Delhi grapples with heat, water woes
A fact that rankles many in scorching summer when taps turn out a trickle and water bodies across nation dry up.india Updated: May 08, 2006 10:45 IST
Did you know that a leaky tap deprives you of 20 litres of water with a drop every second in 24 hours?
A fact that rankles many in these scorching summer months when taps turn out a trickle and water bodies across the country dry up.
Even the "grey" water that results from washing vessels and clothes and from bathing need not be thrown out. It can be used to irrigate a patch of flourishing canna plants and banana trees in your backyard.
These and several other interesting nuggets of information are provided by water conservation expert Indukath S Ragade in his book "Self-Reliance In Water", which gives detailed instructions on the construction of water harvesting systems in flats, cooperative apartments and individual houses.
"Do not ignore a leaking tap or a shower head, have it repaired as quickly as possible," says the author, who is an urban environmentalist and draws from his experiences during his pioneering activity in setting up rainwater harvesting systems in more than 200 apartment complexes in Chennai.
With more and more people migrating from villages to urban areas, by 2015 the urban population is expected to become 60 per cent of the country's total population.
According to Ragade, though India receives about 110 cm of rainfall annually, which is much higher than the 80 cm global average, the country has been unable to harness water properly.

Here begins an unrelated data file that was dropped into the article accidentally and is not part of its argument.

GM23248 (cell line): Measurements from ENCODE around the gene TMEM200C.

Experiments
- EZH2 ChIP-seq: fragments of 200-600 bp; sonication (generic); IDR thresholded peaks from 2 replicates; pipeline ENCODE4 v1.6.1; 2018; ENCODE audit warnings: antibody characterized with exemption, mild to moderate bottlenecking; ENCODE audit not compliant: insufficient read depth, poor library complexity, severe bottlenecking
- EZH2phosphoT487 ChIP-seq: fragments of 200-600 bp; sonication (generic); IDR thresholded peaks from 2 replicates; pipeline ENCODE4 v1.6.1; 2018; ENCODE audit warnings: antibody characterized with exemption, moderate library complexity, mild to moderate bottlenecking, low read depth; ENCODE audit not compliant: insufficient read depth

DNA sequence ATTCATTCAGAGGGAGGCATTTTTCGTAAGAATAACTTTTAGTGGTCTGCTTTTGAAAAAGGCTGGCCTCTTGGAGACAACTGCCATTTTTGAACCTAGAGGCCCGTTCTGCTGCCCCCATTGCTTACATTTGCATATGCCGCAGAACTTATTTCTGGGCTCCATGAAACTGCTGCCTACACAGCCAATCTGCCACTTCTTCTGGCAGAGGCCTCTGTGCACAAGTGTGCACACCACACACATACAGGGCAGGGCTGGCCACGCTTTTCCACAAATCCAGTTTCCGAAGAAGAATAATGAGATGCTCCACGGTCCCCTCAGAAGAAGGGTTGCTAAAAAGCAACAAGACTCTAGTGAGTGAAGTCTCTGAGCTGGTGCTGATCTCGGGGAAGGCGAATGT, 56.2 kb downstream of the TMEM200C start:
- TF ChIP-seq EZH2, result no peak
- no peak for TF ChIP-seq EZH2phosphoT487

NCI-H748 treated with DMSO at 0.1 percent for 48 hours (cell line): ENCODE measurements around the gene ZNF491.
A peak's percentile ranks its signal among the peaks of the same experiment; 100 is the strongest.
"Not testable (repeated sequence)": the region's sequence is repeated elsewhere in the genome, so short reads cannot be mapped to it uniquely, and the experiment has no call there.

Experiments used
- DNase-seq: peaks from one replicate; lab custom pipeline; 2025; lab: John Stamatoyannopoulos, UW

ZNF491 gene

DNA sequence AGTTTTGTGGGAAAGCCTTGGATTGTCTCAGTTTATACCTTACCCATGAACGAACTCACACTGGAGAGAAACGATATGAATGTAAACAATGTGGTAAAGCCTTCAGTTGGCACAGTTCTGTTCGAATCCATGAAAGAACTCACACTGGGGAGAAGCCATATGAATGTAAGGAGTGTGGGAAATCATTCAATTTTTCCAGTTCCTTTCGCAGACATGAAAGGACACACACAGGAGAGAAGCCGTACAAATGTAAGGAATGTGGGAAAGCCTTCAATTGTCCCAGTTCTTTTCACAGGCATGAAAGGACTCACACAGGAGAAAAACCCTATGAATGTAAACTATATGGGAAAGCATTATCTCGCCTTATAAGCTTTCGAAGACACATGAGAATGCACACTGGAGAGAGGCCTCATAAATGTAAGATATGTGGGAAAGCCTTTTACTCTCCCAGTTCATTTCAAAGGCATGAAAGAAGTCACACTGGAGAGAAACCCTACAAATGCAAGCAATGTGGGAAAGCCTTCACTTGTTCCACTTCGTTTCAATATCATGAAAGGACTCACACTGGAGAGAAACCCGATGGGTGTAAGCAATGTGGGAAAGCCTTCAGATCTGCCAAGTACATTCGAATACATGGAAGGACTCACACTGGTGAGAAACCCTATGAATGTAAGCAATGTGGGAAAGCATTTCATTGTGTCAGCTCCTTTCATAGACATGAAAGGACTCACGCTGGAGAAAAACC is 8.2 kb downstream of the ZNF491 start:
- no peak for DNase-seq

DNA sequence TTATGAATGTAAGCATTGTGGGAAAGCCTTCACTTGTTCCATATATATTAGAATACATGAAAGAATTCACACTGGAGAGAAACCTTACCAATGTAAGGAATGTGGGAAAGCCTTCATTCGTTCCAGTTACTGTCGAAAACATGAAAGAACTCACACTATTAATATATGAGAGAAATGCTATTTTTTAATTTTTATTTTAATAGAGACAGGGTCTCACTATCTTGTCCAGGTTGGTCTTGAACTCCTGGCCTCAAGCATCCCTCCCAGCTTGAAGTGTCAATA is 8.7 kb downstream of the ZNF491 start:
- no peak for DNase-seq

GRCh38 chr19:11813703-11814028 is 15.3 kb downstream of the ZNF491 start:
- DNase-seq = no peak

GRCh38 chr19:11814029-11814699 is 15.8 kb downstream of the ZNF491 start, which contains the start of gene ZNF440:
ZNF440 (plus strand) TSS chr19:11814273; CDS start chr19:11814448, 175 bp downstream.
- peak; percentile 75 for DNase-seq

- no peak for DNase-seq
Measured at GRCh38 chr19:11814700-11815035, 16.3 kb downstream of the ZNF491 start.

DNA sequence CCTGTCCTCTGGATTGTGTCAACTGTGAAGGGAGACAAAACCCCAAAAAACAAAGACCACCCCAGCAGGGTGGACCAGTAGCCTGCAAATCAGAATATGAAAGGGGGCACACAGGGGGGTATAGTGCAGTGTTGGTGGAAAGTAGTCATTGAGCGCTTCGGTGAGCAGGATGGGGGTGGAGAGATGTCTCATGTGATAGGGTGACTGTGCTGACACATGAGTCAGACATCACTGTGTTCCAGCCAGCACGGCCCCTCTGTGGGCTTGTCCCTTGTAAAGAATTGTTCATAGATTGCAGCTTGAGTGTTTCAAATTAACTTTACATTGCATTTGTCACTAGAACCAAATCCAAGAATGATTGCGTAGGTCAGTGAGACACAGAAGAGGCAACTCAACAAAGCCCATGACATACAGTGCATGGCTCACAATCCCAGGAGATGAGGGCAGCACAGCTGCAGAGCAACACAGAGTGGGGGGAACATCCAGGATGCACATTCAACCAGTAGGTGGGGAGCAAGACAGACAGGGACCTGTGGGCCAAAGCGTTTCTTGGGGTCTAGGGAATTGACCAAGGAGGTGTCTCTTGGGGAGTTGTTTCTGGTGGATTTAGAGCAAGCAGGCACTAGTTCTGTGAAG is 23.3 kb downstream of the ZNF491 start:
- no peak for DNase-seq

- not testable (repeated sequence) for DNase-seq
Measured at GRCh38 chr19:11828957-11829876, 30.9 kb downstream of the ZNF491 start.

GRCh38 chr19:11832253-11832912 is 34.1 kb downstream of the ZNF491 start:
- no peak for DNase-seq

The idea of harvesting rain, says the author, is not a new concept. It was practised hundreds of years ago through an intelligent system of tanks to store rainwater for future use.
Some areas of Maharashtra, Gujarat and Madhya Pradesh have revived the traditional systems of rainwater harvesting, which is inexpensive, to very good results.
The author says that ground water levels are getting depleted due to boring of water and in Chennai bore-wells have to be sunk 200-250 ft deep to get water, while in Coimbatore and in Ahmedabad water has to be "mined" from depths of 400-600 feet.
Keeping the bleak scenario in mind, he says that rainwater harvesting should be adopted.
The rainwater harvesting systems, which can be installed at a very "low cost", will provide water for drinking and cooking.
"Because water happens to flow at the turn of a tap or a shower valve, we take it for granted... We never give water the kind of value we give to our clothes and vessels and other possessions," writes Ragade.
He maintains: "One of the most common forms of wastage arises from the belief that water on storing gets spoilt and should not be used. So we tend to throw away water stored by us yesterday and in its place store fresh water today. Nothing can be further from the truth than the belief that water deteriorates on storage."
He says that water that does not contain any "dissolved or suspended organic compound" can be stored.
"We can make a difference if only we put in efforts at the micro level - at the individual level, at the household level at the neighbourhood level and at the community level -- to reduce our dependence on water on external sources," he writes.
Detailed drawings of how to construct rainwater-harvesting systems in flats, apartment blocks and individual houses have been provided by the author.
The book, priced at Rs 140, is a mine of useful information on how "waste" water can be treated and re-used, how to have a system of rainwater harvesting to ensure that only clean water seeps in and how cisterns mean a massive waste of water.